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This Tiny Island Is Staging A Low-Key Uprising Against Australia

BuzzFeed News spoke to Norfolk Island's former chief minister who wanted the world to know, "we are Norfolk Islanders! we are not Australians!"

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In the stunning grounds of Norfolk Island's old army barracks, more than 200 locals staged what was being called a "last stand" before being swallowed by the authority of the Australian government.

Former chief minister Lisle Snell was among the passionate crowd that gathered to protest against the Australian government's decision to dissolve the legislative assembly (which had been running fine since 1979) and take control of the island territory.

The eerily titled Norfolk Island "reform initiative" will come into effect on July 1 and Australian law will be forced on the locals.

Speaking to BuzzFeed News over the phone, Snell said locals occupied the old parliament and surrounding barracks to send a message to Aussies: "We are Norfolk Islanders. We are not Australians. Why are they denying us that?"

It turns out the crowd represented a little more than 10% of the island's entire population. Norfolk Island is a small territory off the eastern coast of Australia, with a long history of going it alone.

According to Snell, many of the 1200 Norfolk Islanders who live on the volcanic island are descendants of the original British settlers in the late 1700s. Some still speak their own local language (a combination of English and Tahitian).

The island is just a two-hour flight from Australia and is a tourism hotspot. Until recently, it ran its own immigration, customs and post office service, under a form of self government. The island's local industry was built around the influx of tourists from Australia and New Zealand.

"Under self government they had 30 plus years of surplus. But coming out of the GFC there was a lot of financial strife because of a tourism downturn," said former journalist Tim Vollmer, who was on hand to witness the occupiers on Wednesday.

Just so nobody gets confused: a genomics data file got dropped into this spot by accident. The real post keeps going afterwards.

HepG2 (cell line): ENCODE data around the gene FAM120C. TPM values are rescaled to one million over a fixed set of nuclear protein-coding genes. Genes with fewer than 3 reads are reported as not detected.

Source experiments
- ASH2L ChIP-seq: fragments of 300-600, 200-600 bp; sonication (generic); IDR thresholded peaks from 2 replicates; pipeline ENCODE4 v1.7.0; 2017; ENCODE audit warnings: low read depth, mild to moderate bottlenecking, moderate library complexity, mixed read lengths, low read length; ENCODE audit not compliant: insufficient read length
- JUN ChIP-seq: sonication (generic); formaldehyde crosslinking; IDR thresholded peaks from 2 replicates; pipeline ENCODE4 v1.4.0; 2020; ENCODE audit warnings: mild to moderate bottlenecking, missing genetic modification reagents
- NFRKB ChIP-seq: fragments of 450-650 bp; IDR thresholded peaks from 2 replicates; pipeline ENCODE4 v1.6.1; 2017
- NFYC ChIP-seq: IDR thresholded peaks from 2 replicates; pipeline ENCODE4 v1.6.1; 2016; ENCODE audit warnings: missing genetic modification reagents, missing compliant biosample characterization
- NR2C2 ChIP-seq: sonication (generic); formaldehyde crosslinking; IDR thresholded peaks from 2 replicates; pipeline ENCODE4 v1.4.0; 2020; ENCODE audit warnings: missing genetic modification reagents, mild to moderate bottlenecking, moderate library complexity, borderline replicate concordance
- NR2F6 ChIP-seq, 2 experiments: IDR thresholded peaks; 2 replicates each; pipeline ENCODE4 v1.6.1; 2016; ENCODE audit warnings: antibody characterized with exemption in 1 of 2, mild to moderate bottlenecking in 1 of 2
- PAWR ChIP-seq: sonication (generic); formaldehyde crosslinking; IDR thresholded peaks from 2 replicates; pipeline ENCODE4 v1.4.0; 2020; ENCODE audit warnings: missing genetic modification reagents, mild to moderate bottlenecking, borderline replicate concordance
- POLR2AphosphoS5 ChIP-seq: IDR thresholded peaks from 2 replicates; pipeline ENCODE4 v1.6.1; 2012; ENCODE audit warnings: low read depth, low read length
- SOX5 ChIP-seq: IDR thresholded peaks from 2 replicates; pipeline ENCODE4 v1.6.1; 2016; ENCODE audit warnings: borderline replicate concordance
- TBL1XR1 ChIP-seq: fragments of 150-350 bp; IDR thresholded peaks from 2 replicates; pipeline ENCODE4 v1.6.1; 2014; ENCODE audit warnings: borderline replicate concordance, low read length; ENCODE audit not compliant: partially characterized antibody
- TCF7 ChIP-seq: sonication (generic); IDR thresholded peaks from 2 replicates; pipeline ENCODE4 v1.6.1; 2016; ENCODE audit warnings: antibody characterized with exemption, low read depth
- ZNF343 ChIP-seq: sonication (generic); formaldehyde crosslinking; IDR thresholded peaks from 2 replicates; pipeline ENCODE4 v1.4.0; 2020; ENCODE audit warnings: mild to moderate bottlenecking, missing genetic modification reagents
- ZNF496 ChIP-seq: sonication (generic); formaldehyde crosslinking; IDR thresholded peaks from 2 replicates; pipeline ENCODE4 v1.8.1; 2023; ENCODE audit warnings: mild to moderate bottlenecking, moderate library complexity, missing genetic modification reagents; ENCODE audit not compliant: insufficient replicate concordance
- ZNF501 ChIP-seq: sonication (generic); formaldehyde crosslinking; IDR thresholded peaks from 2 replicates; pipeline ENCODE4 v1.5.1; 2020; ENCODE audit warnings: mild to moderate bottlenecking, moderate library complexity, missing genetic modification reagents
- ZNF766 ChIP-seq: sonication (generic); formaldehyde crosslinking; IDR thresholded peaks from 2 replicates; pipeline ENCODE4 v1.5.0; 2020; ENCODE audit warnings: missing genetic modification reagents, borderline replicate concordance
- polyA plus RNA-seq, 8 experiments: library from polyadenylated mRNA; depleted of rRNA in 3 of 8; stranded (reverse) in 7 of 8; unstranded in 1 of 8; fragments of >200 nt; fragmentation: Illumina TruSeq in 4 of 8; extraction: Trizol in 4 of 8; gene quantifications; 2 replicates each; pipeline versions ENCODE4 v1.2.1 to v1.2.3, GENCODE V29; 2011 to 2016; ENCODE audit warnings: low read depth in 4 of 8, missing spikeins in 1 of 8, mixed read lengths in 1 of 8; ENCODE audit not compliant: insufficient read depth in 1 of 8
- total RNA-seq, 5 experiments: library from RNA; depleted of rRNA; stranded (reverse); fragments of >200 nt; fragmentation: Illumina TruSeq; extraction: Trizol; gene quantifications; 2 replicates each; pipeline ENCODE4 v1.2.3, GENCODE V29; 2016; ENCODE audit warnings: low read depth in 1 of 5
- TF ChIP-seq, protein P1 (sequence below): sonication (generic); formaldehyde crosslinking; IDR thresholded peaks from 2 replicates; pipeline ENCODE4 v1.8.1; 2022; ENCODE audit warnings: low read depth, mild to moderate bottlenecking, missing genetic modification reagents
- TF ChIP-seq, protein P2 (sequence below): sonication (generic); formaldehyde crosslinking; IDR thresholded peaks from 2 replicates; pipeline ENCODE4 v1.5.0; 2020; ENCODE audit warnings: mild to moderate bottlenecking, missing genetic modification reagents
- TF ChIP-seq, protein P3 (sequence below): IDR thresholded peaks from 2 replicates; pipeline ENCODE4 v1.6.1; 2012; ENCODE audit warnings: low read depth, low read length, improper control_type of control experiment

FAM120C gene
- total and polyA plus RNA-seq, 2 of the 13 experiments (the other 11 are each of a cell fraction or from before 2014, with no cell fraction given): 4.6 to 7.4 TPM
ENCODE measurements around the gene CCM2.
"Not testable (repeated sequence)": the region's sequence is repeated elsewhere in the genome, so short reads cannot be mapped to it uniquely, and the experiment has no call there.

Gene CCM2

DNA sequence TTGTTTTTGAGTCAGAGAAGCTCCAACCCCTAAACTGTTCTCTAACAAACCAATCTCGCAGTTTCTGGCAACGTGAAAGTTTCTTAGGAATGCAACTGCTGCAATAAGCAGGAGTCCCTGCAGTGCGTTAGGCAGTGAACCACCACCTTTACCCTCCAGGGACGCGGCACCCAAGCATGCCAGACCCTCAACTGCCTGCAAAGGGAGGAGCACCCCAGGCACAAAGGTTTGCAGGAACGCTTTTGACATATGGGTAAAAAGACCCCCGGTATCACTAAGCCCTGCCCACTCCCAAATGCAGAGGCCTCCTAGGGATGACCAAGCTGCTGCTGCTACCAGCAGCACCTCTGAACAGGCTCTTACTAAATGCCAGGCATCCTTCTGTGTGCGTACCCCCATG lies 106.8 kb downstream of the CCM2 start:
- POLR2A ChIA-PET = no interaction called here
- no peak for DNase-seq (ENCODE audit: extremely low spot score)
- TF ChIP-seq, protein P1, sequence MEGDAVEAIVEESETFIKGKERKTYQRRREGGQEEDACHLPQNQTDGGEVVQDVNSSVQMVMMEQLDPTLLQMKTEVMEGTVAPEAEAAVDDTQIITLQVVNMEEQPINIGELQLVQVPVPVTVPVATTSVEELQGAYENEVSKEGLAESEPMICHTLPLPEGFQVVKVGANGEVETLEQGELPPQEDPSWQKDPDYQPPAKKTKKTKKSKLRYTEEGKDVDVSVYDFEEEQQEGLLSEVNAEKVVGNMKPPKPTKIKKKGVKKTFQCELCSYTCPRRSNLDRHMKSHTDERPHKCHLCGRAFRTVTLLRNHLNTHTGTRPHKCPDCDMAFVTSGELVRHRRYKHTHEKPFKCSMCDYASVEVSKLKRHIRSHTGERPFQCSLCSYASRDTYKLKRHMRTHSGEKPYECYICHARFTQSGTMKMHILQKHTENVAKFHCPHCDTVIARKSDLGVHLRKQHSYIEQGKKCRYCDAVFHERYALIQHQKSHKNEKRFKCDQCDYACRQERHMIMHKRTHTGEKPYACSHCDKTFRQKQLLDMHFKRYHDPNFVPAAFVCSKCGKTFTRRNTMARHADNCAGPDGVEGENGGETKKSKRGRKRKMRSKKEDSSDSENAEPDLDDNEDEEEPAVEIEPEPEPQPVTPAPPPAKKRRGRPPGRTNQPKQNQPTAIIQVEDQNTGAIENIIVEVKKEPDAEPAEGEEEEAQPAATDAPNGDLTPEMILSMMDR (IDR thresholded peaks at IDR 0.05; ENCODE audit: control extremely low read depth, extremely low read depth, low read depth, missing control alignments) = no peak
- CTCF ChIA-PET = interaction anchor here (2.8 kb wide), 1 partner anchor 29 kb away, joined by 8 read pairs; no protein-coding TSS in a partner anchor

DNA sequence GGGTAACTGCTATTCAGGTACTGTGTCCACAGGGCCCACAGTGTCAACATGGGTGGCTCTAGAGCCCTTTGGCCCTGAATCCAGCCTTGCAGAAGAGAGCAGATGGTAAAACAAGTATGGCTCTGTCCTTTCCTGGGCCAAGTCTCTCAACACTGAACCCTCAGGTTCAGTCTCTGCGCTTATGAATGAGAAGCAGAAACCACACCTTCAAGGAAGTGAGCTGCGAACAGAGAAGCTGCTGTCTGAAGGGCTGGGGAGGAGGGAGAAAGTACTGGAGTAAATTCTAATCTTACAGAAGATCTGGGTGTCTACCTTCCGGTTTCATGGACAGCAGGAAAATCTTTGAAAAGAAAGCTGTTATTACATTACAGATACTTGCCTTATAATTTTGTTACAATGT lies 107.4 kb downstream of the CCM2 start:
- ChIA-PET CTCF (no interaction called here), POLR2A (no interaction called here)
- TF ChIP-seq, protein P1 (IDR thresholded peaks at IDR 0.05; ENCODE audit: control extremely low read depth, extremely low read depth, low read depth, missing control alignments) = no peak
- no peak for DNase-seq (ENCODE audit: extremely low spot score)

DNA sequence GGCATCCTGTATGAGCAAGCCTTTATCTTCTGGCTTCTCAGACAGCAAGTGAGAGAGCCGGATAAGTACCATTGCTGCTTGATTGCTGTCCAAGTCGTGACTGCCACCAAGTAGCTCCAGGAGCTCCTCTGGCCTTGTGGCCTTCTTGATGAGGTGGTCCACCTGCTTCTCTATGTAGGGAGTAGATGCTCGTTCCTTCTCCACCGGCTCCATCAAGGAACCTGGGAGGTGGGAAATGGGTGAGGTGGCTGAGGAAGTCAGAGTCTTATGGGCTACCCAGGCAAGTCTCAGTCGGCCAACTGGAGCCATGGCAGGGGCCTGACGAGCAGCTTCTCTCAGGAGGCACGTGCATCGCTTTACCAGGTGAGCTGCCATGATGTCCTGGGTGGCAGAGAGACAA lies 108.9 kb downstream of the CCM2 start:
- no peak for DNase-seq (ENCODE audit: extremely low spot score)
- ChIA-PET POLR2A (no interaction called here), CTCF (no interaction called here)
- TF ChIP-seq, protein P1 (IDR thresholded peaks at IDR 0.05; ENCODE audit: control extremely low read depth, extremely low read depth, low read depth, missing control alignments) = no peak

Last year, Australia's parliament passed laws to take control of the island, arguing that its laws and services were old and outdated.

Vollmer said locals were distressed by the move. "They are concerned that they’re being stripped of their sovereignty. They'll be governed by Australians but they're not Australians."

The locals even held a vote this year, rejecting Australia's takeover in a referendum (634 people voted "yes", 266 voted "no"). "There is great stress, depression, my people are losing their jobs. The promises from the Commonwealth are not eventuating," Snell said.

As well as the island's parliament shutting down (it'll be replaced by a council), some services will be privatised and NSW government laws will be forced onto the Norfolk Islanders.

Despite their proud parliamentary occupation, the locals' last real avenue for protest is at the United Nations. Human rights lawyer Geoffrey Robertson presented a petition to the UN on behalf of Norfolk Islanders, and called Australia's actions a "heavy-handed attempt to re-colonise part of its domain".

For the lawyer and for locals one of the biggest concerns is an apparent crackdown on free speech on the island. According to Snell and Vollmer, the local radio station has been told to censor anyone who speaks out against Australia's power grab.

"All broadcast of a political nature, or not in favour of the reform have been disallowed. If they are allowed, they are censored," said Snell.

But at the occupation, a group of committed islanders stayed overnight to show their commitment to the cause. Today, a barbecue was planned at the old parliamentary site.

"This is a demonstration against what the Australian government is doing. It's simply not working," said Snell.

"We just simply want to continue to be Norfolk Islanders."

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